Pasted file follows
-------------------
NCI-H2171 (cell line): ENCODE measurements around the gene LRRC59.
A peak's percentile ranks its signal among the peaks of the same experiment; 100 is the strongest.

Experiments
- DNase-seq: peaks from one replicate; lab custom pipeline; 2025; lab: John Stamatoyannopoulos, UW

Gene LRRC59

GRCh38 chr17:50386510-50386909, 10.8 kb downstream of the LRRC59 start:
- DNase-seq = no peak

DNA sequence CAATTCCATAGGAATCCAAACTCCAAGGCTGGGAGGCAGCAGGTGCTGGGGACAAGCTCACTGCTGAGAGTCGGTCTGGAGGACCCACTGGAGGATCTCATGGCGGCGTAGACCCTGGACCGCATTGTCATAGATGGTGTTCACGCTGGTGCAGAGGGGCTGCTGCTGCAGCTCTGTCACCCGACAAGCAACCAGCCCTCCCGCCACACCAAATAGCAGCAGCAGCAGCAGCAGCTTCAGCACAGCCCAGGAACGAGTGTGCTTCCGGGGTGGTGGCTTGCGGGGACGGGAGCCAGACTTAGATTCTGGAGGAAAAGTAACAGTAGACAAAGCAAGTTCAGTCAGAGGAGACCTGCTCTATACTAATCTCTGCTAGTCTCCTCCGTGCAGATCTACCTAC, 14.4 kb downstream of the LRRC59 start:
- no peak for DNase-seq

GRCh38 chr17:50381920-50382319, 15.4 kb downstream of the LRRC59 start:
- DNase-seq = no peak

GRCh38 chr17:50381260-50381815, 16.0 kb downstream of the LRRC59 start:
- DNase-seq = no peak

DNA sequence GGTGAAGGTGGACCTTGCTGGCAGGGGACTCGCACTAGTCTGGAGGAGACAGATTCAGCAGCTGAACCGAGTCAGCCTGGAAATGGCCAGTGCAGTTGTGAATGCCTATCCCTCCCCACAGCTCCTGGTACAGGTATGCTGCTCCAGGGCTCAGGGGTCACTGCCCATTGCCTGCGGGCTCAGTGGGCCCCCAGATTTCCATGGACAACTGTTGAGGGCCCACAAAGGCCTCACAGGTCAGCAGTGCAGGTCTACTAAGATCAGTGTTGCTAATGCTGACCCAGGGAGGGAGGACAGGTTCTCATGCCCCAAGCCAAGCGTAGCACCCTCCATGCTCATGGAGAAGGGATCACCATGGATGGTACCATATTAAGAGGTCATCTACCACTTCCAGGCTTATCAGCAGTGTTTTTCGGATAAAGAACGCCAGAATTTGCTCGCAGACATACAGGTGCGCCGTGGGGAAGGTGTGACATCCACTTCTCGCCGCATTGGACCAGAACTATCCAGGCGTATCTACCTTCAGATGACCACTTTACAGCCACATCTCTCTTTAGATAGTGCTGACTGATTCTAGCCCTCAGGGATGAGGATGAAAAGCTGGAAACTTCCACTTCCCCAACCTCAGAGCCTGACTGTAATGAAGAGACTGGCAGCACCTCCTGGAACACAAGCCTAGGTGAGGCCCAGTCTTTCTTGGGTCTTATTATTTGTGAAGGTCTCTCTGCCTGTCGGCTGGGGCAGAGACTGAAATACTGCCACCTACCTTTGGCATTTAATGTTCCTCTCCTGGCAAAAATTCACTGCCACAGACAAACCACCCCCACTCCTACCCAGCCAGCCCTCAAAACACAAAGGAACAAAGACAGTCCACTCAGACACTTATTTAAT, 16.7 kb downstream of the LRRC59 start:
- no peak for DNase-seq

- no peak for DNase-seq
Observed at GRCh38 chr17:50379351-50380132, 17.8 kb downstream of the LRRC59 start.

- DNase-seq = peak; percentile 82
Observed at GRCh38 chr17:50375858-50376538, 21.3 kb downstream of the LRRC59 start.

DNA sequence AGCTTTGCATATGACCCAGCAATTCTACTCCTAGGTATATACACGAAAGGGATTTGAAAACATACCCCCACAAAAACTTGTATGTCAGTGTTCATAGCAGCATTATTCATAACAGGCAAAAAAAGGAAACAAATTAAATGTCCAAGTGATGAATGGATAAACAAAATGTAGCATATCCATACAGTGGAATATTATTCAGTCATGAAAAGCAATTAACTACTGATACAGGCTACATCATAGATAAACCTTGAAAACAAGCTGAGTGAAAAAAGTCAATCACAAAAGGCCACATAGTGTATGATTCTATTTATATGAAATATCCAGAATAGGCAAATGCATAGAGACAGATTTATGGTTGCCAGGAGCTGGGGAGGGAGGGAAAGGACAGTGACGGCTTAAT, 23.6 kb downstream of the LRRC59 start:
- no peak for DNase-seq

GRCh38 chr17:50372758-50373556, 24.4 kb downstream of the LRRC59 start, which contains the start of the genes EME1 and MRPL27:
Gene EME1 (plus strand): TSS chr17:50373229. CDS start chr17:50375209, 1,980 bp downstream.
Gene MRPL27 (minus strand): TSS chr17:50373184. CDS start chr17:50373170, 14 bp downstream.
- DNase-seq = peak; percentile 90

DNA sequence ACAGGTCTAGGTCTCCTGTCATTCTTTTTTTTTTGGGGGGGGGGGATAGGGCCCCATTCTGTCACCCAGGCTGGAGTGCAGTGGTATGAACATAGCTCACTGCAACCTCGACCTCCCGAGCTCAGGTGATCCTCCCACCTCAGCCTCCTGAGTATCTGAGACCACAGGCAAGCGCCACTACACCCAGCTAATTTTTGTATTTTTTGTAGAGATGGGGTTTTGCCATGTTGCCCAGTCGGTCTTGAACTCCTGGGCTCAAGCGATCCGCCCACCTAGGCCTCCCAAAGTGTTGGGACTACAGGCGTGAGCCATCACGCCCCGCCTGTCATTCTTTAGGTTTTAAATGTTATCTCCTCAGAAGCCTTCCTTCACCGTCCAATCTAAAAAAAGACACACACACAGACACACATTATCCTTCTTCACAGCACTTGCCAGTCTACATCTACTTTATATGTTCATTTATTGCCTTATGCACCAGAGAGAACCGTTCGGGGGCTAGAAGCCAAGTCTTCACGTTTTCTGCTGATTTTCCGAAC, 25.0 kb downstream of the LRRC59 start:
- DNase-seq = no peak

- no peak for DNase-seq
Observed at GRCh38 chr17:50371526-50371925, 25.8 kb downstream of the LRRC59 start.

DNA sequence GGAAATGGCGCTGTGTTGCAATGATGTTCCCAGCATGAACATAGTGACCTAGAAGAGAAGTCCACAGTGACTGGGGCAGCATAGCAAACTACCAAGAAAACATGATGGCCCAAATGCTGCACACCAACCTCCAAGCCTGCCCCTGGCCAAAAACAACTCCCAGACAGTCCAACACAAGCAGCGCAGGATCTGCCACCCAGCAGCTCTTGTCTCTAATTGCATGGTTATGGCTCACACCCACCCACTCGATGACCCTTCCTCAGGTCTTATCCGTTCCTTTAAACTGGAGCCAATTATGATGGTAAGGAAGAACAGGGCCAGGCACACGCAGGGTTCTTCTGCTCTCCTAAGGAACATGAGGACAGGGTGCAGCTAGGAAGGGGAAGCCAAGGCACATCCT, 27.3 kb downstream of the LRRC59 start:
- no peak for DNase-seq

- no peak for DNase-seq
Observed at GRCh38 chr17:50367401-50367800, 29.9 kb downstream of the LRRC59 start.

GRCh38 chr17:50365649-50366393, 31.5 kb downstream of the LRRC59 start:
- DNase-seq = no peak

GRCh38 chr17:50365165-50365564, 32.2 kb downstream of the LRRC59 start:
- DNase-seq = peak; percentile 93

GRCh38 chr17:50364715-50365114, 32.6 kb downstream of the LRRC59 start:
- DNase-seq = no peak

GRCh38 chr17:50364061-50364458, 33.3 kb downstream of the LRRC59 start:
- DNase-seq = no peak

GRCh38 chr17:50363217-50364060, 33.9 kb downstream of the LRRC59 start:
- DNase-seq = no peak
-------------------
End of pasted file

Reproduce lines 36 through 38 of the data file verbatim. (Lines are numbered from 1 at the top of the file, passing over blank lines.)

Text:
GRCh38 chr17:50365165-50365564, 32.2 kb downstream of the LRRC59 start:
- DNase-seq = peak; percentile 93

GRCh38 chr17:50364715-50365114, 32.6 kb downstream of the LRRC59 start: